The first concept that I found interesting was when they divided the keyboard into different layers or strata, & explained the function of each: for example, the melody is always at the top, where it dominates. Secondly there was the universality of the theory, in that all music, Classical, Jazz, Pop, could all be analysed through a strata paradigm. He uses the oomph pah pah of Strauss against, the more camouflaged bass rhythms (pah oomph pah) used by Brahms in his later piano waltzes, to illustrate rhythmic evolution if not revolution.

Nobody had ever explained that to me.


Furthermore, these strata could replicate an orchestra as the high pitch instruments (flutes/violins) often carried the melody with the cellos & drums doing the heavy lifting at the bottom of the piece. The basic idea was that once you have isolated the top melody in a tune, you could fill in the rest (accompaniment), as long as you knew how to generate appropriate chords and rhythms. The key to this (pun intended) was to determine the key, as once you know this, the progressions are fairly predictable.

Very much as we talk in clichés, we sing musical clichés. These almost mind-numbing progressions, are the one crucial ingredient that the book alludes to but doesn´t really nail, till much later in the book & may have been why I found the book a bit head-scratching (thank god for JazzEdge).

Funnel arrangements:looking for Mr.Goodbar.

So the  funnel is:

1 ) Figure out the melody by singing over the scale in sequence C to C. (this also lets you sing in a comfortable key). Nursery rhymes being often just two or three notes, are particularly suited to children.

2) You can now figure out the key. A long time ago I was told that the 1st note indicates the key. The isn´t often the case, (My brother Jake starts on C (4th) but is in fact is in the key of G) but you will find that the key chord tends to dominate, particularly when ending. (You tend to finish on the key chord).

3) Depending on the key (major or minor) the 4th & 5th notes will tend to be the dominant chord progressions e.g. C-FG. So say in the key of G you would expect plenty of C (4th) & D (5th) chords & maybe dominant 7ths F (natural). In “My Brother Jake” there are plenty of 6th chords (e). The minor chords are the bitter in the sweet (Majors) & tend to add colour. In addition, Jazz tends to feature 9ths (A) & 11ths (C),  diminished & augmented chords. You then need to label the chord progressions for each bar, in classic fake sheet fashion. To make the playing easier on a practical level, you also need to au fait with chord inversions.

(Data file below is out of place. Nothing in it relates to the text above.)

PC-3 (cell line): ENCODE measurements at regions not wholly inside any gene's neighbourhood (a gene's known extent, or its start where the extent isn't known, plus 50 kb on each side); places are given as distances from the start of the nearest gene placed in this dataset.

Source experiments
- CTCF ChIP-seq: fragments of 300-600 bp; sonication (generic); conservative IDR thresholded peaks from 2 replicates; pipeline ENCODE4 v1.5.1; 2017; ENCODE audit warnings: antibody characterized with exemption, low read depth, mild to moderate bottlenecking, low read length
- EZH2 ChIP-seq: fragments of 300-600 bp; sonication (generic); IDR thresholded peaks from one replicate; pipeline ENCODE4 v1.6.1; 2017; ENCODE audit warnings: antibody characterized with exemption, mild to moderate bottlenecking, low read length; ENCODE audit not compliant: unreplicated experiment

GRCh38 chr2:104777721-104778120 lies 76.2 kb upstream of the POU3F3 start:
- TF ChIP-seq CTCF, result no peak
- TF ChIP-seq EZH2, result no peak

4) Add block chords below the melody line (in the right hand) from the key of these progressions. The block chords often underline the progression chord.

Seventh Heaven

I came across 7ths quite late, as they are largely ignored in classical music, I consequently found them quite bamboozling. So I thought I would finally try to nail them.
Conceptually the 7th does what it says; it consists of the root triad (1,3,5) plus the 7th note of the scale. However, the gotcha, is when you see C7 i.e. it´s not the seventh note of the scale; it´s the root chord + a flattened (aka Dominant) seventh.
Take the basic C scale, you will notice that there are a couple of half steps … E sharp is F, B sharp is C. There are no black notes between E and F or B and C. These half steps (3-4 &7-8) define a Major scale. In a Major scale the 3rd to 4th & 7th to Octave(8) are always half steps aka semitones. So the flattened 7th (Dominant) is in fact not part of the Major scale but part of the minor scale. (minor scales have flattened 3, 6 & 7; C = e♭, a♭, b♭).

Is this important? Well Yes. The Dominant 7th has become a standard in song-writing, and we have become used to this slightly bitter minor/Major chord, it is now part of our musical lexicon. So how is the Major seventh written? Cmaj7. This Major chord will sound a little more harmonious, as it is part of the C scale (i.e diatonic). Those little prompting comps(chords) you hear in a Jazz piece are often sevenths, and the dominant sevenths often want to revolve to the major 7th (the unflattened 7th).